Thursday, April 12

Aristotle Pagaltzis:

My problem with GUIs is that they all blow chunks.

That is not to say that I believe this to be inherent. However, contemporary
GUIs are all too obviously created to allow the user to carry out just those
operations that the GUI designer foresaw.

Commandline interfaces and text editors for heavy lifting such as vi and Emacs,
on the other hand, are rather abstract. They offer powerful and generic tools
for manipulating text streams, leaving it up to the user to combine these tools
into a chain of actions that accomplishes his task. This way, given tools free
of artificial restrictions, it is possible to achieve effects never foreseen by
the authors of any of the tools involved.

Artificial systems are everywhere, right? In the sense of classificatory
apparatus? Yeah, I know classificatory is an appalling word, but it
stuck in my head the first time I ever read the phrase classificatory

. Let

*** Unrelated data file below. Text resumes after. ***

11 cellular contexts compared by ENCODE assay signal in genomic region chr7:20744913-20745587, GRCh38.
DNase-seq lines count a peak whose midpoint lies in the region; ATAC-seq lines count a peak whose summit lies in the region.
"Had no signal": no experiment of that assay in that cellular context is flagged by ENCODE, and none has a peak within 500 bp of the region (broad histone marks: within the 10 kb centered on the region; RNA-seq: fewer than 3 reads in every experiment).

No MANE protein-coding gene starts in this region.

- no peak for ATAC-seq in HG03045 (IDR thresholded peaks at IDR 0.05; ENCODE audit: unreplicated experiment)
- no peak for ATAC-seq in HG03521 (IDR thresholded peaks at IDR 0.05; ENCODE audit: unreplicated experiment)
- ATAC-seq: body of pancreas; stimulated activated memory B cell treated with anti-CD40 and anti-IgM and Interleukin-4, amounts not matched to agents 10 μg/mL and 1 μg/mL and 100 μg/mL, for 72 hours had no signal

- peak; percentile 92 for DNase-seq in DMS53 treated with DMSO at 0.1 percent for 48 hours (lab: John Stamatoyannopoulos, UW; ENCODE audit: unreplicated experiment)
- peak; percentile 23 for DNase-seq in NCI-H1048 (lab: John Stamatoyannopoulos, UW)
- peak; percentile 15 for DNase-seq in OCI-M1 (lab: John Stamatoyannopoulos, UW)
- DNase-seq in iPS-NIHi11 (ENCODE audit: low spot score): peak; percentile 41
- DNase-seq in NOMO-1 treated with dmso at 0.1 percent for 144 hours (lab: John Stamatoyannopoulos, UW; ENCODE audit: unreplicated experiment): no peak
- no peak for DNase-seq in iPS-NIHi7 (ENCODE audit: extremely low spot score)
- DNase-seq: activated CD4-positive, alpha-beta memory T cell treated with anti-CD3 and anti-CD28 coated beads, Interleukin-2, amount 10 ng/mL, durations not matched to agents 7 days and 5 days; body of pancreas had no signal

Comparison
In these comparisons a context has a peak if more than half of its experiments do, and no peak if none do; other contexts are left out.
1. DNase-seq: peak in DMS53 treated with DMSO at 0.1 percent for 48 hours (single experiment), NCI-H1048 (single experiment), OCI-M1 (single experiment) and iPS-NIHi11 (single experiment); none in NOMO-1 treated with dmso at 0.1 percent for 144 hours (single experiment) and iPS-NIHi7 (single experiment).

us say in the sense of ways to arrange things, and understandings of the ways
that things are arranged, and the deep confusion between the two.

Yesterday I had this moderately useful moment of recognizing that broken
schemata and bad abstractions are just everywhere. This isn't uniquely, or
even especially, a software problem. It's just that thinking about software -
or, god help you, actually using most of it for a non-trivial task - sure
brings it out in sharp relief.

Human thinkers have a staggering capacity for bad empiricism. Think about
design. Think about education, religion, philosophy, and the available
categories of political classification. Or the actual process of science, even
in fields with a tight coupling to bedrock physical quantities.

As a species, it seems like we always try first to make the data fit the model.
In fact, we go to endless lengths to avoid substantially revising or discarding
a bad model. It causes us tremendous pain - whether the model in question is a
religion, a piece of physics, or something as (apparently) trivial as a
programming language.

I think this tendency may be, after sex and death, the third essential component
of the human tragedy.